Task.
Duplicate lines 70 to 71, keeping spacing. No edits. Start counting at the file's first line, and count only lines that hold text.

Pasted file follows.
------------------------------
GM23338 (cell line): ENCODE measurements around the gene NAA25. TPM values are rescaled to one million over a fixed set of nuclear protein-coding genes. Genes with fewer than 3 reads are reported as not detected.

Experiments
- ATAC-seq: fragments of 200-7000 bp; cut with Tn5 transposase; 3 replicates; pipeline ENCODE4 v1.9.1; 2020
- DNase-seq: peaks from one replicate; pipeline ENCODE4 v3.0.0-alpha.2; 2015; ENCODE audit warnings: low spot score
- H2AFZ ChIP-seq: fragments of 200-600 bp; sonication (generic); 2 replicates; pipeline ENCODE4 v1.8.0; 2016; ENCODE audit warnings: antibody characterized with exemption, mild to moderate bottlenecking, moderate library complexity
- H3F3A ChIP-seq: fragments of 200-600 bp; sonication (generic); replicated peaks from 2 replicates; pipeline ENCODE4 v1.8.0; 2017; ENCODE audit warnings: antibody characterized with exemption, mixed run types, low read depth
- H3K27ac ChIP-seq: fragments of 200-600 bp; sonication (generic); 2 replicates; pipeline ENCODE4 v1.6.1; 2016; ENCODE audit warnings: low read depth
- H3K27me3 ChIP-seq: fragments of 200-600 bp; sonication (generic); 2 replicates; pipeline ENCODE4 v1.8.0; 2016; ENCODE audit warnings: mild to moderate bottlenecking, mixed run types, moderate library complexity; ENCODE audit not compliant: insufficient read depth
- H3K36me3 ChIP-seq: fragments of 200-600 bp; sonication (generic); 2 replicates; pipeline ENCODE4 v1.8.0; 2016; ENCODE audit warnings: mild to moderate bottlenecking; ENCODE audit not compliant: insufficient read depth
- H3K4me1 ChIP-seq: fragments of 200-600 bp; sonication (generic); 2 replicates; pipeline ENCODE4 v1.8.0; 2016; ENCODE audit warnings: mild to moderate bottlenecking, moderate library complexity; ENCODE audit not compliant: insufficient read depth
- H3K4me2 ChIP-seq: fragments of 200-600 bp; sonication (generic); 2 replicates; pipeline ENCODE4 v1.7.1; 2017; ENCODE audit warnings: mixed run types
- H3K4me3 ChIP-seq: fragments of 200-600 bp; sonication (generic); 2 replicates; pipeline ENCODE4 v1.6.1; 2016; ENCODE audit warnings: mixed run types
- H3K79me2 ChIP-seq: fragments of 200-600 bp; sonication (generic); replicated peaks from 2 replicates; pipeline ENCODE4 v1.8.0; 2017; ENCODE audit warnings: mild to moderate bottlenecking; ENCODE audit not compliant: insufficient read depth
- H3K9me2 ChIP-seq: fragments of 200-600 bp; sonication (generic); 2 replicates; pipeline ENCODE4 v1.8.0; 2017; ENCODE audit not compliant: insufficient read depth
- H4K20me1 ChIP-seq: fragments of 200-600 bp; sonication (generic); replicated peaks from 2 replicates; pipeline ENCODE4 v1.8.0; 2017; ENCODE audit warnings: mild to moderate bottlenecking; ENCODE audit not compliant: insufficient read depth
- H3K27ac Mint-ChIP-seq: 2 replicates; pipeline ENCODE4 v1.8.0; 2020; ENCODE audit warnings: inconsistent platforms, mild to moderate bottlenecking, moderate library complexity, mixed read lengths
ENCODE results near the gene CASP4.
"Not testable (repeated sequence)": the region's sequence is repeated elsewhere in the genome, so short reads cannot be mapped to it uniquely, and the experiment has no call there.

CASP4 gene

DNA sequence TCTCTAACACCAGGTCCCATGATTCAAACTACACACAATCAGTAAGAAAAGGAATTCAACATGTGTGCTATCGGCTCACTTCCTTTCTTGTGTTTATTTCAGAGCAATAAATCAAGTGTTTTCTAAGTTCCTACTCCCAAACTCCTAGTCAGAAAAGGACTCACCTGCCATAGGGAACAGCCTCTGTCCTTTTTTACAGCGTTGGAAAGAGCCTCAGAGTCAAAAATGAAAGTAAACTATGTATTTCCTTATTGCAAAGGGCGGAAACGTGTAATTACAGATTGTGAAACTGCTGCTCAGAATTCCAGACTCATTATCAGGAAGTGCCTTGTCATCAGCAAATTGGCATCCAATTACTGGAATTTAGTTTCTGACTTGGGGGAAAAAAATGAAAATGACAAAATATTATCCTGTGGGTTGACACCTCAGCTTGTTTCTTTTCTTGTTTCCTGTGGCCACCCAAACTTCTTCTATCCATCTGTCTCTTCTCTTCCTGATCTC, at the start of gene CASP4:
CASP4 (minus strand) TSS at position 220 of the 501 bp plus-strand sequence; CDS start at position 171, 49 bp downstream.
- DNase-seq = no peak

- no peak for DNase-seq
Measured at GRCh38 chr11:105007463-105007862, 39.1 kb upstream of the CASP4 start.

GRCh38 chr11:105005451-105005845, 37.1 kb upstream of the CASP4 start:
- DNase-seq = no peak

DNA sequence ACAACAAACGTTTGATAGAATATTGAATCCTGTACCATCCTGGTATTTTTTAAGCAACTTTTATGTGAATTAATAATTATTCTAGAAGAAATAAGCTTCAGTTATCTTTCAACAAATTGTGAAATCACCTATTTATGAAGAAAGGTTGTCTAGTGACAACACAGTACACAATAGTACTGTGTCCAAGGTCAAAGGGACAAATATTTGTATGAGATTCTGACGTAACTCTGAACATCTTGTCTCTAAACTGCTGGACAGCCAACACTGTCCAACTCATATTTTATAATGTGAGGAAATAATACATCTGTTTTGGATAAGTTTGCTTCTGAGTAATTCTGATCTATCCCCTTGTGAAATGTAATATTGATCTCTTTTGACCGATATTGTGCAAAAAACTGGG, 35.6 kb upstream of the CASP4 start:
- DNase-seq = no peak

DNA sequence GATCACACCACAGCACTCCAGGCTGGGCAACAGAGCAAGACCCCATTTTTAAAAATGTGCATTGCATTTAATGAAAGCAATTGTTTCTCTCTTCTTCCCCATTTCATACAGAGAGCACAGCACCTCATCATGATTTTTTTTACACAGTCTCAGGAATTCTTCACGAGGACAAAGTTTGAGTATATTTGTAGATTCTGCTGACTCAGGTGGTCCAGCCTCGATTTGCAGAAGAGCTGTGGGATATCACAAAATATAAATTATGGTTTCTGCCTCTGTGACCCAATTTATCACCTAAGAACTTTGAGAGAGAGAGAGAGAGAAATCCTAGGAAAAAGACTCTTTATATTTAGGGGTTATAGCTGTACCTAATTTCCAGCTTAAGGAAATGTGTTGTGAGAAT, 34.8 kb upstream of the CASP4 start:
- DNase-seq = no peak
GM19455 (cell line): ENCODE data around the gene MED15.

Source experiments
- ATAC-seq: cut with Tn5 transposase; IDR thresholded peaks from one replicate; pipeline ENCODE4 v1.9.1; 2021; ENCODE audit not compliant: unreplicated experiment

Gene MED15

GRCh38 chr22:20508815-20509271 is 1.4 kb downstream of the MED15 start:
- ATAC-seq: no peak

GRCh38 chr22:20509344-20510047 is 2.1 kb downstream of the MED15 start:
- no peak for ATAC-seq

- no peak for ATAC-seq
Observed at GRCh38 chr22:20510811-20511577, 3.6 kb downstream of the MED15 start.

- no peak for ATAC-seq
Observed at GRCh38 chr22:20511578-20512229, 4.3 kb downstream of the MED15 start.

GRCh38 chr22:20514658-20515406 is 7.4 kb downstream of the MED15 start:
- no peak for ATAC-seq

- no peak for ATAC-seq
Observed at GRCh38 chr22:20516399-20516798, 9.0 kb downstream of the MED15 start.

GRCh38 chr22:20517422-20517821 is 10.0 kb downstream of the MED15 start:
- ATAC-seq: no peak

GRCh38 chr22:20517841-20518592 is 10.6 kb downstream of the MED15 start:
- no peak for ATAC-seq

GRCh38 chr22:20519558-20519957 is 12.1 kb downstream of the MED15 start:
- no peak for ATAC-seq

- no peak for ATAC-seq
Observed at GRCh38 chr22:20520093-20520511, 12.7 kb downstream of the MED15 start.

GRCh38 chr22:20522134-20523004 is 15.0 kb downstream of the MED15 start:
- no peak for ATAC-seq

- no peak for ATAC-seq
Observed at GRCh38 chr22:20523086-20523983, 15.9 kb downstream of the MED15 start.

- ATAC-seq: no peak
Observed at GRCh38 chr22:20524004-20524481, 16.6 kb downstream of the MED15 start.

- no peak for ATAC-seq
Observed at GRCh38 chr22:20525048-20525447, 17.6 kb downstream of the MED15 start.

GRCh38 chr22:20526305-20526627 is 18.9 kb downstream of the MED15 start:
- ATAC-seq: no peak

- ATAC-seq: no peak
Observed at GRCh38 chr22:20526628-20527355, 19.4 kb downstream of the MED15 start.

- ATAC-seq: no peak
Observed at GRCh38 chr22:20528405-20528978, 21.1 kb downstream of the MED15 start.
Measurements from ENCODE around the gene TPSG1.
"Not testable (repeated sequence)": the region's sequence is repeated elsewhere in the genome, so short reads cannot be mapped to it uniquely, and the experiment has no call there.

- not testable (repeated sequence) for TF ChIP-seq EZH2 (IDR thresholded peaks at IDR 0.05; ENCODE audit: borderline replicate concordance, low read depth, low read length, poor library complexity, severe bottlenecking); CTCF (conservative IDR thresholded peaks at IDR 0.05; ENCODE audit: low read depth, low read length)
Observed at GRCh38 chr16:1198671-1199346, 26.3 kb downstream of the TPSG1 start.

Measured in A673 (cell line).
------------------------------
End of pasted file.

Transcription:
"Not testable (repeated sequence)": the region's sequence is repeated elsewhere in the genome, so short reads cannot be mapped to it uniquely, and the experiment has no call there.

- not testable (repeated sequence) for TF ChIP-seq EZH2 (IDR thresholded peaks at IDR 0.05; ENCODE audit: borderline replicate concordance, low read depth, low read length, poor library complexity, severe bottlenecking); CTCF (conservative IDR thresholded peaks at IDR 0.05; ENCODE audit: low read depth, low read length)